The Quest for Partnerships
In September 2020, a few days after the catastrophic fire in the Moria camp in Lesvos, the European Commission released the Pact. The long-awaited reform was framed as a new start, seeking to bridge differences between Member States and enable them to reach consensus on critical issues such as responsibility sharing. The crux of the Pact is the external dimension. From the ground floor of the house all the way to the internal solidarity mechanism, which includes return sponsorships, the Pact is geared towards preventing and reducing irregular migrants at the external borders and in the territory of Member States. Like all policy documents on migration, it draws a subtle distinction between asylum seekers and irregular migrants, even though research has shown that mixed migratory flows are the norm rather than the exception. In other words, prevention measures and policies influence anyone who seeks to move outside legal channels and those may very well be asylum seekers. In the Pact, countries of origin and/or transit acquire renewed priority.
One of the key proposals are tailormade partnerships, presented as a “restart” in the relationship with priority countries. Partnerships pre-exist the Pact, already a key element in the Global Approach to Migration and Mobility (for example the preferential Mobility Partnership framework). This was also the framework of the multi-billion Emergency Trust Fund for Africa that sought to address irregular migration with particular emphasis on the Sahel and Lake Chad Region, North Africa and the Horn of Africa. Within the Migration Partnership Framework introduced in 2016, the EU negotiated bilateral compacts with Niger, Senegal, Ethiopia and Nigeria to name a few.
The European Commission’s website indicates that the priority – as evident from the examples of these partnerships – is the deterrence of irregular migration whether through border controls, capacity building for law enforcement and/or countering smuggling. It is worth noting that the experience of partner countries has not necessarily been positive. Success is limited at best and often at a high cost for the countries and migrants. Partnerships have also not been entirely fruitful for the EU, which often pushes, unsuccessfully, for readmission and return agreements.
Partnerships with third countries rely heavily not only on incentives, but also on domestic interests. This is highlighted in the recent Court of Auditors assessment of readmission agreements, which found that “Overall, during the 2015-2020 period, the EU did not achieve tangible progress in the EURA negotiations with Algeria and Morocco. The EURA negotiations with Tunisia and Nigeria progressed on technical issues, but the most contentious points were set aside.”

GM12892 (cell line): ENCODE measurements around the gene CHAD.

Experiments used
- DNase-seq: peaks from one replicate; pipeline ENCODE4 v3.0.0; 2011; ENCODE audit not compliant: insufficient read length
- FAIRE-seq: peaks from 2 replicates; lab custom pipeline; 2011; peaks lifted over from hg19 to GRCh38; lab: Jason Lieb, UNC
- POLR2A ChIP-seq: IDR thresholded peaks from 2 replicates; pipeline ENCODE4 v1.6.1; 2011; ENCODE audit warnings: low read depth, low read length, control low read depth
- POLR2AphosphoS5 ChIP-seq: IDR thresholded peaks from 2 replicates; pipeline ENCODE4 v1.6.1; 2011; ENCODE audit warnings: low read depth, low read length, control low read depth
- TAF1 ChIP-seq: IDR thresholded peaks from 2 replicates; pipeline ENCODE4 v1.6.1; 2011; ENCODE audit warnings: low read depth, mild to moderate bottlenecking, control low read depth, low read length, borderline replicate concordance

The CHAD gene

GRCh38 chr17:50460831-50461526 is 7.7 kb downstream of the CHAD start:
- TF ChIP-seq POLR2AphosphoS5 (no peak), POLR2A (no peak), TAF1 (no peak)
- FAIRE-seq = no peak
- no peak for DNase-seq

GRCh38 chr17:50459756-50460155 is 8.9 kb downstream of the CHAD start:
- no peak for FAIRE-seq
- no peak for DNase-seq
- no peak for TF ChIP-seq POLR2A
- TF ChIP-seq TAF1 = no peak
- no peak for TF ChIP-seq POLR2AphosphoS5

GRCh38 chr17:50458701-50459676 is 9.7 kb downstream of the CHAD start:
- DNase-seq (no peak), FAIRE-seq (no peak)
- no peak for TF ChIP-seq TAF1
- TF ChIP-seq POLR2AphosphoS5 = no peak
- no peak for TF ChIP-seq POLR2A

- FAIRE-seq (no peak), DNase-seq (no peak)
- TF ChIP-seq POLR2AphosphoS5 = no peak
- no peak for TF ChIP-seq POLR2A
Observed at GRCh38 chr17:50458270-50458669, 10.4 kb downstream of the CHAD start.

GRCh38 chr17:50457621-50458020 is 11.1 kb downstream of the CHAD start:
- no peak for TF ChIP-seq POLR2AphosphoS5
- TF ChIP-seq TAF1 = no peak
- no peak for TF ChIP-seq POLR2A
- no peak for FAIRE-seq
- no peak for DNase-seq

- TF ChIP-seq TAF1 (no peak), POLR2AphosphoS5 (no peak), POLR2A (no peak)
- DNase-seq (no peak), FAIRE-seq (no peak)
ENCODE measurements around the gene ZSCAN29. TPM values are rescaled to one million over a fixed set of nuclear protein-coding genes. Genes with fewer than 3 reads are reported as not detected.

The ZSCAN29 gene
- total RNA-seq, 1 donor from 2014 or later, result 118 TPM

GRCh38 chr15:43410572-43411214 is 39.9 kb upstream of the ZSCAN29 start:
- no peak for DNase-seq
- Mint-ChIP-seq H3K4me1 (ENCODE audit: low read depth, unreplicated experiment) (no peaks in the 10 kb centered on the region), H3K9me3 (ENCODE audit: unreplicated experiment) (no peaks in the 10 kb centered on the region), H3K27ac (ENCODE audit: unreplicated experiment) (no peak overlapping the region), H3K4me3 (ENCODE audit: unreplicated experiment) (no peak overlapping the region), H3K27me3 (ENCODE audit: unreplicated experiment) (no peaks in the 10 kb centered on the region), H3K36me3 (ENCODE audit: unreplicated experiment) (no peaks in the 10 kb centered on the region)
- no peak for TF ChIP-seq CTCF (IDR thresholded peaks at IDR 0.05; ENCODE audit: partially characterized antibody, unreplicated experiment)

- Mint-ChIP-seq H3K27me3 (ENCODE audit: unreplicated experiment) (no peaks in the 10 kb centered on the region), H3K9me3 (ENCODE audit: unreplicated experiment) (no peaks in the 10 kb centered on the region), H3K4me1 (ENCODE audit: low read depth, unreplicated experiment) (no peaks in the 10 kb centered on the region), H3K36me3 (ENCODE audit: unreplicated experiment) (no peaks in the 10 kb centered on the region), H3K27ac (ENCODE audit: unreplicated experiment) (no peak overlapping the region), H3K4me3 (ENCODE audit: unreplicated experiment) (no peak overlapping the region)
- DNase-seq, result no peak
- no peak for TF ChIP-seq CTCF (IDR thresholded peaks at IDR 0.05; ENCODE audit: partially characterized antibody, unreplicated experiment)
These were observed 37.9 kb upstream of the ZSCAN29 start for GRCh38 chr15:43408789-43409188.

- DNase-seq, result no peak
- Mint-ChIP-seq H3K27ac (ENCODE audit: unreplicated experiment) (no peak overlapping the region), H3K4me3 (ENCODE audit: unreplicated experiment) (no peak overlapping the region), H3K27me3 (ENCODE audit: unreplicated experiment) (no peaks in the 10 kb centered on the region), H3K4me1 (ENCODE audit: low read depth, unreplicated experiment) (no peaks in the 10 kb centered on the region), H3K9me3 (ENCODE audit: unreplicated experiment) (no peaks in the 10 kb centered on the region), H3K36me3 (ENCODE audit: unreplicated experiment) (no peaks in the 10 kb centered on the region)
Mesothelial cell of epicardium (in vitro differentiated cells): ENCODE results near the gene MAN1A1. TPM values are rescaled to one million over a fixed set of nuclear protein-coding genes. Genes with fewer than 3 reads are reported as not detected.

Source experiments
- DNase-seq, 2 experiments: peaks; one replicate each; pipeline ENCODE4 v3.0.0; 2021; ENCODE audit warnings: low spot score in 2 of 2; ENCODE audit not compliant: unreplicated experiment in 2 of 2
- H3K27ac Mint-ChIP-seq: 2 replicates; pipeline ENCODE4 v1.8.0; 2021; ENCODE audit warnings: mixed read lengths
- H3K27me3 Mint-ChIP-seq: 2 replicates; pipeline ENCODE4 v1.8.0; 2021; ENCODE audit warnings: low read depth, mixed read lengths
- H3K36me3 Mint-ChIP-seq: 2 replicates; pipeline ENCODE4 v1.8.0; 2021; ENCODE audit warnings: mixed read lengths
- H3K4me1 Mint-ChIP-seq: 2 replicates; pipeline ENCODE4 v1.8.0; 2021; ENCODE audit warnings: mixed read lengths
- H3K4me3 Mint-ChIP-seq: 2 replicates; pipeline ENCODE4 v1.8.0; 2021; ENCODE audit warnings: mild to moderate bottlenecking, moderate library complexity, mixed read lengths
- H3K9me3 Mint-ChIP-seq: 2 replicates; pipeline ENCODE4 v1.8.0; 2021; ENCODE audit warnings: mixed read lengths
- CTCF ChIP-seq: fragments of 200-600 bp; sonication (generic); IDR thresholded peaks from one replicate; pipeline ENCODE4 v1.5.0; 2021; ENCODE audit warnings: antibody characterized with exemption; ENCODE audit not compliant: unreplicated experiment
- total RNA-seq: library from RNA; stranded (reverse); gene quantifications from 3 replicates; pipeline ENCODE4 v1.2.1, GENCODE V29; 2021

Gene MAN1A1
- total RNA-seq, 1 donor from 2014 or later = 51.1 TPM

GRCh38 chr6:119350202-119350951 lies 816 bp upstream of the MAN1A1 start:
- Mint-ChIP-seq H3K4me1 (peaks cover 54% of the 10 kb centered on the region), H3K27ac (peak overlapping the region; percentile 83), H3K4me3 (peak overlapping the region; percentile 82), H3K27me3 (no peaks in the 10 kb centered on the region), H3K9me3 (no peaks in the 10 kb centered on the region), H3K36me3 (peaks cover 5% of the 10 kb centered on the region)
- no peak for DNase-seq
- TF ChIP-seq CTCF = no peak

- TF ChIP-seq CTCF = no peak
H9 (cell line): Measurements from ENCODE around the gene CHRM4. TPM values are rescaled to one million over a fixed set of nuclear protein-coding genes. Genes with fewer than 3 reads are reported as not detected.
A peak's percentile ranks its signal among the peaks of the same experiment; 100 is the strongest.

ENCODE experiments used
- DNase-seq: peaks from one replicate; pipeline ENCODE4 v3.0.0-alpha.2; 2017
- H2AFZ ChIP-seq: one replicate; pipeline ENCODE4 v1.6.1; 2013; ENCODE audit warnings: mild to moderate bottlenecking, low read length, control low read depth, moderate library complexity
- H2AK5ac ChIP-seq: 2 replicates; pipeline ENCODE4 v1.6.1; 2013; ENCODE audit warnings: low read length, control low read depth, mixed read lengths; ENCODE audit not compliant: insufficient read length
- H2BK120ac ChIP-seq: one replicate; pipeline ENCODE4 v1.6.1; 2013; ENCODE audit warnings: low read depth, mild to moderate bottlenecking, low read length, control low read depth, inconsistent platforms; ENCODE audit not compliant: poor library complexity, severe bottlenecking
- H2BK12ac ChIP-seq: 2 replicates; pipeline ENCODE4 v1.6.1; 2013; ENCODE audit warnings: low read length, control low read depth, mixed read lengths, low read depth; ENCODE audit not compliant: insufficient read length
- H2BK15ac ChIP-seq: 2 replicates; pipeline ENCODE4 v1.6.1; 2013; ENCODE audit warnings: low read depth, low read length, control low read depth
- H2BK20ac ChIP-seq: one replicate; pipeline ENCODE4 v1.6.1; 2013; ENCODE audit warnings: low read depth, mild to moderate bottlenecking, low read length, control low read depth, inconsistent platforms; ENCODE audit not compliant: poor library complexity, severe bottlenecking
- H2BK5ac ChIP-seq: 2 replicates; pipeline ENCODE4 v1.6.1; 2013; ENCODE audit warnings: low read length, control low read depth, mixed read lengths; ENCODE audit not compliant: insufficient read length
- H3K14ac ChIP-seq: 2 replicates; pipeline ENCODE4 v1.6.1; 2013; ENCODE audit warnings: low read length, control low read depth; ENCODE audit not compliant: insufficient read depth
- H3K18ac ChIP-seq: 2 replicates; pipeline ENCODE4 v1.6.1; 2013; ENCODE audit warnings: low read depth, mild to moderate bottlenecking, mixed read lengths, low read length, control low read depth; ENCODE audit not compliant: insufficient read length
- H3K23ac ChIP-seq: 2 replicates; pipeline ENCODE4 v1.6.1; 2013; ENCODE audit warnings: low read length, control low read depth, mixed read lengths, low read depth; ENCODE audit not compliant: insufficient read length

A recent survey highlights the different priorities both between the Maghreb and Mashreq area vis à vis EU priorities and investment on migration. Though border management, capacity building and legislative progress are key areas of cooperation, the survey suggests that migration experts surveyed in the respective countries wish for more cooperative, inclusive partnerships that also bring in non-state actors, as well as investments to facilitate the integration of the migrant population. Their perspective is reflective of domestic priorities. As regards the assistance offered, the survey found that the EU Emergency Trust Fund (EUTF) for Africa and EU Regional Trust Fund in Response to the Syrian Crisis (Madad Fund) instruments were perceived to be ineffective. In contrast, the European Humanitarian Aid and Civil Protection’s assistance was overall positively evaluated, which indicates that the predominant focus of the EUTF on border management and small-scale pilot projects does not adequately address needs on the ground.
Acknowledging the need for a more balanced approach, the Pact expands the areas where cooperation can be offered as a counterbalance to migration management, by incorporating more issue areas i.e., development, visa policy, trade agreements, agriculture, job creation, energy, climate and even research. Following the Pact’s announcement, the High-Level Working Group on Migration and Asylum identified the priority regions, which included North Africa, the Sahel region and sub-Saharan Africa, among others. Priority countries for establishing tailormade partnerships are Tunisia and Morocco, with full utilization of the Neighbourhood and International Cooperation Financial Instrument (NICI), with irregular migration as a priority area. Thus, the immediate focus is on the southern Mediterranean, supported by the “New Agenda for the Mediterranean” presented in February 2021.